More on Hide and Seek

Years ago, wrote this for Joe McKay's preReview site, where we reviewed movies without seeing them:

Man on Fire
Denzel Washington, who doesn't have a mean bone in his body, once again tries to play an angry tough guy in this movie about a bodyguard who f-s up and lets a megacute kid get kidnapped on his watch. After he recovers from the bullet the baddies put in him, nothing will stop him as he tracks down every one of the sick scum who took that beautiful little girl. Or boy. (It's hard to tell.) Of course, it's going to turn out that the kid is in cahoots with the kidnappers, and is actually a small adult masquerading as an ambiguously gendered child. And it's going to turn out that Denzel is actually the mastermind behind the scheme, only he doesn't know it because he has multiple personalities and it was one of the bad "alters" who ordered the child-snatching. At the climax, the small adult, who is also a therapist, will cure Denzel and the two will run away together.
prereviewer - Tom Moody, 11/19/03

Never saw Man on Fire but the later Dakota Fanning vehicle Hide and Seek (2005) is almost as nutty as the above prereview. Nevertheless, it kind of works.

[Spoiler:] Throughout most of the film psychologist Robert de Niro is caring for his daughter after the suicide of his wife (her mom). The girl acts spooky and hostile and talks about her imaginary friend Charlie. De Niro courts pretty neighbor Elizabeth Shue but the daughter misbehaves to drive her away. We don't know if the girl has the Sixth Sense or a weird relationship with another neighbor, a creepy older man who might be Charlie.

The twist is de Niro suffers from a split personality. He killed his wife and unknown to himself, talks to his daughter in the guise of his "alter," Charlie, who uses her to drive his sane self crazy. At one point a therapist friend of de Niro's asks the girl: "what game did Charlie ask you to play?" (Girl gets evil look.) "Upsetting Daddy."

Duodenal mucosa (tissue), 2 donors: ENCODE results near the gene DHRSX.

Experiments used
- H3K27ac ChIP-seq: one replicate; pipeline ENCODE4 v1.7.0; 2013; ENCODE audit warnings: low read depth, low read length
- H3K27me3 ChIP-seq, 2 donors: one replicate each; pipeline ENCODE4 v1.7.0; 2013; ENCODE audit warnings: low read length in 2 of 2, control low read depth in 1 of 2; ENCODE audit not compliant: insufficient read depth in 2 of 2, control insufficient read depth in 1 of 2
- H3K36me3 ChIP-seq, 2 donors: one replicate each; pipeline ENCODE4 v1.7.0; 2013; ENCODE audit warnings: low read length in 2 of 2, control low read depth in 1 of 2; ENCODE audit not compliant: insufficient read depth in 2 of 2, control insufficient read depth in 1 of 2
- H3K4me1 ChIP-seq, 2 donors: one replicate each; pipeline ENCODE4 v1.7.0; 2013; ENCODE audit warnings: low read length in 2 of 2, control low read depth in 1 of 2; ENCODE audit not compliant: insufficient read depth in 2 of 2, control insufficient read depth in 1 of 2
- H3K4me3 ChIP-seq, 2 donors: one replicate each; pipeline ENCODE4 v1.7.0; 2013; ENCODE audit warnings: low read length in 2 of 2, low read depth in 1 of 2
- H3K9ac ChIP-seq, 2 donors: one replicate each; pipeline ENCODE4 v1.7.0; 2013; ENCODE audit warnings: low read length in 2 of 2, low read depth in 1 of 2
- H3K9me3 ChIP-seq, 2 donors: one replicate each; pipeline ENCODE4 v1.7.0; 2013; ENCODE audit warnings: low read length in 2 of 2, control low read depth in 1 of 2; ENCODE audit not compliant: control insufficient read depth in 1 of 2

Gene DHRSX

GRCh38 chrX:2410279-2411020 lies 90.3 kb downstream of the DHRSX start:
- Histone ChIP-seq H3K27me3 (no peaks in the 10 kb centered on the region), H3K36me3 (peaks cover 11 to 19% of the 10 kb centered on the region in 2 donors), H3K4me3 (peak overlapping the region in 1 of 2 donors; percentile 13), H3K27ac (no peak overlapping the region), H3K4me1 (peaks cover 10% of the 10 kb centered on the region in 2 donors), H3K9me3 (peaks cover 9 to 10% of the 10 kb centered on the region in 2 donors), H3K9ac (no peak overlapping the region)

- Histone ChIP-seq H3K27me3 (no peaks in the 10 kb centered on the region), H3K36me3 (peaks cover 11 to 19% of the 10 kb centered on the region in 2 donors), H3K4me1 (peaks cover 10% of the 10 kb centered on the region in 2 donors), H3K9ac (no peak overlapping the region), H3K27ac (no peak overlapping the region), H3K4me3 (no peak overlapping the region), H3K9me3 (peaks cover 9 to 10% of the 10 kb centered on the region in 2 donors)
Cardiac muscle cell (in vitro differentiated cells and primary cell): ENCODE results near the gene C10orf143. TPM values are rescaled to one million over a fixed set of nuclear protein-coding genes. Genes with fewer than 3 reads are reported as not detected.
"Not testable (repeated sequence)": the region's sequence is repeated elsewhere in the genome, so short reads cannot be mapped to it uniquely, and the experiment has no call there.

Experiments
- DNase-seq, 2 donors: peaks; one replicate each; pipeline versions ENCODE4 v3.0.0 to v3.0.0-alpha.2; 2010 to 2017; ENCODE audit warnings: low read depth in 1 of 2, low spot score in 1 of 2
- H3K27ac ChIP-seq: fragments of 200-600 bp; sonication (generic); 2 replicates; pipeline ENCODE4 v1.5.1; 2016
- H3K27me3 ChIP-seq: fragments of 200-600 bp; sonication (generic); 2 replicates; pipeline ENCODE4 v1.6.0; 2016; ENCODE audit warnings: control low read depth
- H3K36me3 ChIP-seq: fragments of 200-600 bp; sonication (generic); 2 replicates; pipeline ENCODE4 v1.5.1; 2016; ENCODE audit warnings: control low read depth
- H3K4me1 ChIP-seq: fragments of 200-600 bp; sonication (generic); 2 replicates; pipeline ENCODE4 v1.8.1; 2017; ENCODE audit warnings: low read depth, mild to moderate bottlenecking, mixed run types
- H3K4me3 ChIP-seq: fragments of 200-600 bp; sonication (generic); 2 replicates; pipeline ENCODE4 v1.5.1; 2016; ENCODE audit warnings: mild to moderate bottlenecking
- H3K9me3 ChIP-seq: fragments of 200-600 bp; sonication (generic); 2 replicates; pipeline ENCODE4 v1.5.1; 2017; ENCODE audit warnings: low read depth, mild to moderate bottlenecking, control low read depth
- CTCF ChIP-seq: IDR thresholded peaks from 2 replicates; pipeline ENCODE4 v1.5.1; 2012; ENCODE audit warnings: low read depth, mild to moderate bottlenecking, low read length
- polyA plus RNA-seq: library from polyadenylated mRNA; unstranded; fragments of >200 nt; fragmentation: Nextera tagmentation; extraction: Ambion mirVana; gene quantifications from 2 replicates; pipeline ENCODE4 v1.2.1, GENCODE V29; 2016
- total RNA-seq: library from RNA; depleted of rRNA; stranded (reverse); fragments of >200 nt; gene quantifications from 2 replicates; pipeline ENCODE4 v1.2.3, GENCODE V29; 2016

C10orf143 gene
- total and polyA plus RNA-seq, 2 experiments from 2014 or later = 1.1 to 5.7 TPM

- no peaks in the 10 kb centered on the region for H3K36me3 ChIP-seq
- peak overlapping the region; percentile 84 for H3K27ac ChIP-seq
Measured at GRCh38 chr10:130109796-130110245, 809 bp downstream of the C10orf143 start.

So, as we piece it together post-twist, at a given moment the daughter has had to determine which Dad she is talking to and play the appropriate role to survive--grief shattered child or willing accomplice. Sane herself (of course), she fakes madness in a (failed) attempt to make Dad less attractive as a mate for Shue before "Charlie" kills Shue. Picture Hitchcock's Psycho with a daughter of Anthony Perkins having to navigate between nice older brother and...Mom.

Before the twist, in subtext you think it's a movie about a father coping with a his daughter's autism (she often acts as if others are not in the room); after it you realize it's about a daughter coping with a father's alcoholism ("Charlie" is Dad on a bender). Thus are two intractable social problems mapped onto each other in some impossible, inverse Kleinian pairing. Whether they're actually related is irrelevant: they're linked in the screenwriters' exploitative topology, in order to wring two hot button movies out of one.